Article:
Branding Room Only Interview with Megan Belcher: Multiplying and Making it Happen
Megan Belcher is an accomplished business function and law department leader with expertise in compliance, regulation, litigation, and communications. Currently serving as Chief Legal & External Affairs Officer and Corporate Secretary at Scoular, Megan leads Legal, Brand Marketing & Corporate Communications, and sustainability and ESG functions.
Before Scoular, she was a partner at Husch Blackwell and Vice President & Chief Counsel – Employment Law and Compliance at Conagra Brands for nine years. Megan is a dedicated leader who brings together diverse teams to make a positive impact on organizations and communities, embodying a “make it happen” approach to all aspects of her life. She is passionate about facilitating pathways for women in the legal profession and serves as a coach to aspiring female leaders.
Here’s a glimpse of what you’ll learn:
- Why Megan Belcher sees herself as a culture creator
- Empowering women in the legal profession
- Teaching your children the tenets of building your brand
- How to effectively utilize networking to create opportunities
- How young attorneys can avoid common mistakes
- The attributes that make Megan a great leader
- Using Drinks Among Friends as a relationship-building strategy
- Megan’s pre-development program for women in agriculture
- What is Megan’s superpower?
In this episode:
Reliability and results are among the most valuable attributes of a personal brand. Being a known figure with proven success enables others to trust you, and investing in yourself by building a personal brand pays untold dividends in the long term. However, simply being dependable and a hard worker is not sufficient. Your branding also plays an integral role in building a strong personal brand.
Megan Belcher is an established legal professional, a proven leader, and a mentor for many young attorneys. She has developed her brand centered around reliability and helps younger professionals do the same. Want to know how to establish yourself as a trustworthy professional? Take a cue from Megan’s branding strategy.
Paula Edgar invites Megan Belcher, Chief Legal & External Affairs Officer at Scoular, on this episode of Branding Room Only to talk about building personal brands and mentoring others. The two discuss how to be a culture creator by being reliable, making things happen, and building relationships. They also touch on common mistakes that young professionals make and how Megan is helping women in agriculture and the legal space.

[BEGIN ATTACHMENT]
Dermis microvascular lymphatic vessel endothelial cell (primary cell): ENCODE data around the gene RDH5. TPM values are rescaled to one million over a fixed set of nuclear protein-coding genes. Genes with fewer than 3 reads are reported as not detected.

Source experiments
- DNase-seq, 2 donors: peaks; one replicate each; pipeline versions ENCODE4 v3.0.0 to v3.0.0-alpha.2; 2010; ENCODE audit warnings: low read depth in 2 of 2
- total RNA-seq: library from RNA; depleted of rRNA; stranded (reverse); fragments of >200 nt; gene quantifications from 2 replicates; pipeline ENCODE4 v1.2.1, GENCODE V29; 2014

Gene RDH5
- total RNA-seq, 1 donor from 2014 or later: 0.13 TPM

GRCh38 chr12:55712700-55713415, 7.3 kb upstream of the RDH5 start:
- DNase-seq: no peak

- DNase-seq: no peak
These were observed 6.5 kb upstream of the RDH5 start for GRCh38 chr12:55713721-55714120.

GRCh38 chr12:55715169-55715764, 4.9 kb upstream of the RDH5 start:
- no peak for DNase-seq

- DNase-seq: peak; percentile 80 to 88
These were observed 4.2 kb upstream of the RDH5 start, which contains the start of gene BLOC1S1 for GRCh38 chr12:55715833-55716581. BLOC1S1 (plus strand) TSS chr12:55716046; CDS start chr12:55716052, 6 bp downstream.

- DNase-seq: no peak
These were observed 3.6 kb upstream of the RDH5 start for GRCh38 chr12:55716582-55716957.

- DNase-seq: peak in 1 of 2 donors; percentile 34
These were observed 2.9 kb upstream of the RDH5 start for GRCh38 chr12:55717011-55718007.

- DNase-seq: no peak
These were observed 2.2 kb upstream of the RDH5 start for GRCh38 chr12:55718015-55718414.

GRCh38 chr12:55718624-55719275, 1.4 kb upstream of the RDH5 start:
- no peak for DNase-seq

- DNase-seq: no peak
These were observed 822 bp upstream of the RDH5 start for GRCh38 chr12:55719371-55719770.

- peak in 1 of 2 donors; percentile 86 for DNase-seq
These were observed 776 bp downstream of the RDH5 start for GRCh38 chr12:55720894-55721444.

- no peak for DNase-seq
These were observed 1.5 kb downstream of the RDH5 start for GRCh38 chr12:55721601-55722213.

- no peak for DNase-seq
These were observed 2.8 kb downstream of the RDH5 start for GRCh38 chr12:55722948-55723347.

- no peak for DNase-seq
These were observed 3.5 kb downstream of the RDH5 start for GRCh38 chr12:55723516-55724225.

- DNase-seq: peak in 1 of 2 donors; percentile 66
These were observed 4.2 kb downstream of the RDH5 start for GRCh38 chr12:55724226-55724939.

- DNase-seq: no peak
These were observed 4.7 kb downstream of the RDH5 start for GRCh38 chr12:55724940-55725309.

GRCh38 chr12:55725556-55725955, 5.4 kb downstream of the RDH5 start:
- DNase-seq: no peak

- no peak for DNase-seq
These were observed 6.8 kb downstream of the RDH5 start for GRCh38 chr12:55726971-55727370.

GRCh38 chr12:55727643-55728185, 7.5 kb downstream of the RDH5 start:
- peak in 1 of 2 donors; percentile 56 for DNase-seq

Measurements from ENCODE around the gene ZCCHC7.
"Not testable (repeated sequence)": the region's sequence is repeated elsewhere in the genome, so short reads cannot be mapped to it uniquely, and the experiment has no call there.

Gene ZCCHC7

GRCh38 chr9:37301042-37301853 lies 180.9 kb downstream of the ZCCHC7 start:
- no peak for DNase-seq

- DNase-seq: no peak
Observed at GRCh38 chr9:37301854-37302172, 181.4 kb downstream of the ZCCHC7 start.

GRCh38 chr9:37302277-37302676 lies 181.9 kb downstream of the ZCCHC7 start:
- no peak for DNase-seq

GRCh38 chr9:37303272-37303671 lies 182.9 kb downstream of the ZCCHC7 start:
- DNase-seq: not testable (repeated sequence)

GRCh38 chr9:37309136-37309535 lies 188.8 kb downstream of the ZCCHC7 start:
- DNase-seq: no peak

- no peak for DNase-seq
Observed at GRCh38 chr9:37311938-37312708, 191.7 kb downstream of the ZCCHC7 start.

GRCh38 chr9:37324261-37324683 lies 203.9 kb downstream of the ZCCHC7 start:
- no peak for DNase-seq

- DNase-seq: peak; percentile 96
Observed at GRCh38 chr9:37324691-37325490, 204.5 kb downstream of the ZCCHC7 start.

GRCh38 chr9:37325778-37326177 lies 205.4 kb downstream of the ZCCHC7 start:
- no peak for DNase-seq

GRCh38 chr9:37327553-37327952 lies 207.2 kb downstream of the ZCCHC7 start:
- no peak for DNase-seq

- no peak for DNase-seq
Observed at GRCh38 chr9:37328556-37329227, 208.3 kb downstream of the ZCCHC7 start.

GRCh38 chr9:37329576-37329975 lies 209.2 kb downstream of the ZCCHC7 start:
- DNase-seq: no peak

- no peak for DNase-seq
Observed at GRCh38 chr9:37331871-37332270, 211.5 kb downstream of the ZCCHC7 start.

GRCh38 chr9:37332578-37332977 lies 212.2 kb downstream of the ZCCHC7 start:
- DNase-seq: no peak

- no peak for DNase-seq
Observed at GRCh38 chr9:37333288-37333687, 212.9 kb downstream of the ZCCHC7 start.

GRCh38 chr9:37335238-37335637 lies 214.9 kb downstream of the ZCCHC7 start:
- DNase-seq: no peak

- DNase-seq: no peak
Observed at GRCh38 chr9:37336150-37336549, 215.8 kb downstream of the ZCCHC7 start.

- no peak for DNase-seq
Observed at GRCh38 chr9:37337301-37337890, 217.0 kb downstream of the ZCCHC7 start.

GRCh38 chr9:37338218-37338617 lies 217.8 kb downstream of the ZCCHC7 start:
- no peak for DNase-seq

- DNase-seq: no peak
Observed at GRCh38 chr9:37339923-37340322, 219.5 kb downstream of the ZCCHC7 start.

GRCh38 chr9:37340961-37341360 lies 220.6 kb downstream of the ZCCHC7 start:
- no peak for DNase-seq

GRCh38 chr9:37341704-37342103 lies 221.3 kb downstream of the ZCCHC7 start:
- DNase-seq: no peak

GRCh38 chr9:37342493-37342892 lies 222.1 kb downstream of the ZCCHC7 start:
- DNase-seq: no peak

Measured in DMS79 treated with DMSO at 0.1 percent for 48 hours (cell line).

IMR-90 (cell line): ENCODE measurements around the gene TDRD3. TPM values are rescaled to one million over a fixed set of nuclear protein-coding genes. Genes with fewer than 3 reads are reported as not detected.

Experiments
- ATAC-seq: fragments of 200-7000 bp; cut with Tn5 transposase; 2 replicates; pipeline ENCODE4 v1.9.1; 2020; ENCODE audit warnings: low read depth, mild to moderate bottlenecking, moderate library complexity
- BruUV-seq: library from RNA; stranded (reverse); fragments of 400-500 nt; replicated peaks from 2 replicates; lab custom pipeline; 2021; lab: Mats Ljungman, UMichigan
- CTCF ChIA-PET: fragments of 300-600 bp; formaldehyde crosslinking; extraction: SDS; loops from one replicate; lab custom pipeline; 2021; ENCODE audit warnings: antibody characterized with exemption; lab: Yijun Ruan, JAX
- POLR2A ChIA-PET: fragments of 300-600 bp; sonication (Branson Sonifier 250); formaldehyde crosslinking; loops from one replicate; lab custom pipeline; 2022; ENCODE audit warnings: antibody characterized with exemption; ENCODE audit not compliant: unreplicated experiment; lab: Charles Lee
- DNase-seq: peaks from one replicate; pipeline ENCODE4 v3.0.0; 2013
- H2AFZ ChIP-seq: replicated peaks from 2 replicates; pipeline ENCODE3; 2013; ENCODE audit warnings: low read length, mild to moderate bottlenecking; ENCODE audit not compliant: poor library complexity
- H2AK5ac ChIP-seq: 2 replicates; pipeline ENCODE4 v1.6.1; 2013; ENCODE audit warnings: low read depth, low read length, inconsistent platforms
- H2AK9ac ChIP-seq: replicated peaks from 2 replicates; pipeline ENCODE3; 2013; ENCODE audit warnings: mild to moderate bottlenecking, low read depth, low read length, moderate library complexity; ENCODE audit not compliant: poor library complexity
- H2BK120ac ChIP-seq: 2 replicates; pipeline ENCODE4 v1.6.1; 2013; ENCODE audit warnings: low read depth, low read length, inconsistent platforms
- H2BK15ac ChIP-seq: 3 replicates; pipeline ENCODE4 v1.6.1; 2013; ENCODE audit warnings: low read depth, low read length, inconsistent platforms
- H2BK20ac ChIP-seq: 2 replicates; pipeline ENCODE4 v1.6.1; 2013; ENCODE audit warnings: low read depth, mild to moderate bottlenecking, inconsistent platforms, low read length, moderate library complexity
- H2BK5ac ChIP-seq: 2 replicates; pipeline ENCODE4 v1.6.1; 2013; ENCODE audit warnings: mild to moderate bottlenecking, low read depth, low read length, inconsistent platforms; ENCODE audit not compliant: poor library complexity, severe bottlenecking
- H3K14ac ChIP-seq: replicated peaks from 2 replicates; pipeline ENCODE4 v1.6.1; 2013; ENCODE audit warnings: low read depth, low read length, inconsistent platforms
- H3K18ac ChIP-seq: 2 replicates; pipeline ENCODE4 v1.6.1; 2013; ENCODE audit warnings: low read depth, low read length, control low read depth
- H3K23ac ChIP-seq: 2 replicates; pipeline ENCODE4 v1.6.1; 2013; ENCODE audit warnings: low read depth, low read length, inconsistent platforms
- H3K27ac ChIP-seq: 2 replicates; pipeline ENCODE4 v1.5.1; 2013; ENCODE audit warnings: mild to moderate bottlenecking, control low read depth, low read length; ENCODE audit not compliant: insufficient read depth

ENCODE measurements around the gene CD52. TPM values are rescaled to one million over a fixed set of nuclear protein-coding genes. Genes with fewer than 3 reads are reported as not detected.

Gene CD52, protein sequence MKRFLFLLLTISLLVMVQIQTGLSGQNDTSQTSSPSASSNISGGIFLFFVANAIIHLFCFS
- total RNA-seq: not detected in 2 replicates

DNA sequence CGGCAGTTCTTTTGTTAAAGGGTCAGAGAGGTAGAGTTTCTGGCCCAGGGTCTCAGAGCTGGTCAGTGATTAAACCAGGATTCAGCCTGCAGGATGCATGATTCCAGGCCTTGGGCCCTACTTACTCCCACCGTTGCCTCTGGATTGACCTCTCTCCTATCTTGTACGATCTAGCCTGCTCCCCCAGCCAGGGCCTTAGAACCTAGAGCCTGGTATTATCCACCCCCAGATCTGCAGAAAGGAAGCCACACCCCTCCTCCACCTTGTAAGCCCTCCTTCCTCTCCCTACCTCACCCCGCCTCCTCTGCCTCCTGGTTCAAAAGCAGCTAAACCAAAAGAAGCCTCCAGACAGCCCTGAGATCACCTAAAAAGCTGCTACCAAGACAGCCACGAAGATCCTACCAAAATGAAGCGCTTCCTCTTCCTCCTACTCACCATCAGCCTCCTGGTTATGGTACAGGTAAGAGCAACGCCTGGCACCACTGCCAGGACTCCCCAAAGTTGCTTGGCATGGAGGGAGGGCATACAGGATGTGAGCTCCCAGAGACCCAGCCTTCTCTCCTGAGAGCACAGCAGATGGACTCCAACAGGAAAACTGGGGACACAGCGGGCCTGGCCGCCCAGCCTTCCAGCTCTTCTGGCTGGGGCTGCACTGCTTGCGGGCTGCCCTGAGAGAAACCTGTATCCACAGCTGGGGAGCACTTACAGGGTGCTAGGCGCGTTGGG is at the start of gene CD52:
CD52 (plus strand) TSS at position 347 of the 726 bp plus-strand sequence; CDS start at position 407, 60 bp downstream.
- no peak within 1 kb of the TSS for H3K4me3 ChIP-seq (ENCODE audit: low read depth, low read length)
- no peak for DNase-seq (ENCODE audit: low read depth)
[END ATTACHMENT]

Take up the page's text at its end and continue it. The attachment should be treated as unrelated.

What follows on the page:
Resources mentioned in this episode
- Paula Edgar
- Paula Edgar on LinkedIn
- Scoular on LinkedIn
- SWIC’s Perennial Leadership Symposium for Women in Agriculture
- Megan Belcher on LinkedIn
- Ms. JD
- LaddHer Up
Sponsor for this episode
This episode is brought to you by PGE Consulting Group LLC.
PGE Consulting Group LLC is dedicated to providing a practical hybrid of professional development training and diversity solutions. From speaking to consulting to programming and more, all services and resources are carefully tailored for each partner. Paula Edgar’s distinct expertise helps engage attendees and create lasting change for her clients.
To learn more about Paula and her services, go to www.paulaedgar.com or contact her at [email protected], and follow Paula Edgar and the PGE Consulting Group LLC on LinkedIn.
Paula Edgar: Hi everyone. It’s Paula Edgar, host of Branding Room Only, where we have conversations with influencers and experts about their personal brands, lessons learned, how they built them, things that they shouldn’t do, things that people shouldn’t do. And I’m really excited today because I have Megan Belcher who is here.
And let me tell you a little bit about Megan. Megan is a chief legal and external affairs officer and corporate secretary for Scoular. Megan’s passion and brand is about bringing diverse teams of talented individuals together to solve complex problems or make big things happen. Whether that be in her executive and board role for her nine plus billion dollar company, or for many community roles she inhabits.
Megan is a multi-function corporate executive, board member, culture creator, and community leader who brings her “make it happen” approach to all that she does. A true exemplar of the power of taking a portfolio approach to both work and life. Megan is excited to share with us today the story of how her brand has evolved through the various seasons of her life, and how honing your brand can launch you into dreaming an even bigger dream for yourself.
Megan Belcher: Thank you for having me, Paula. I’m excited to be here.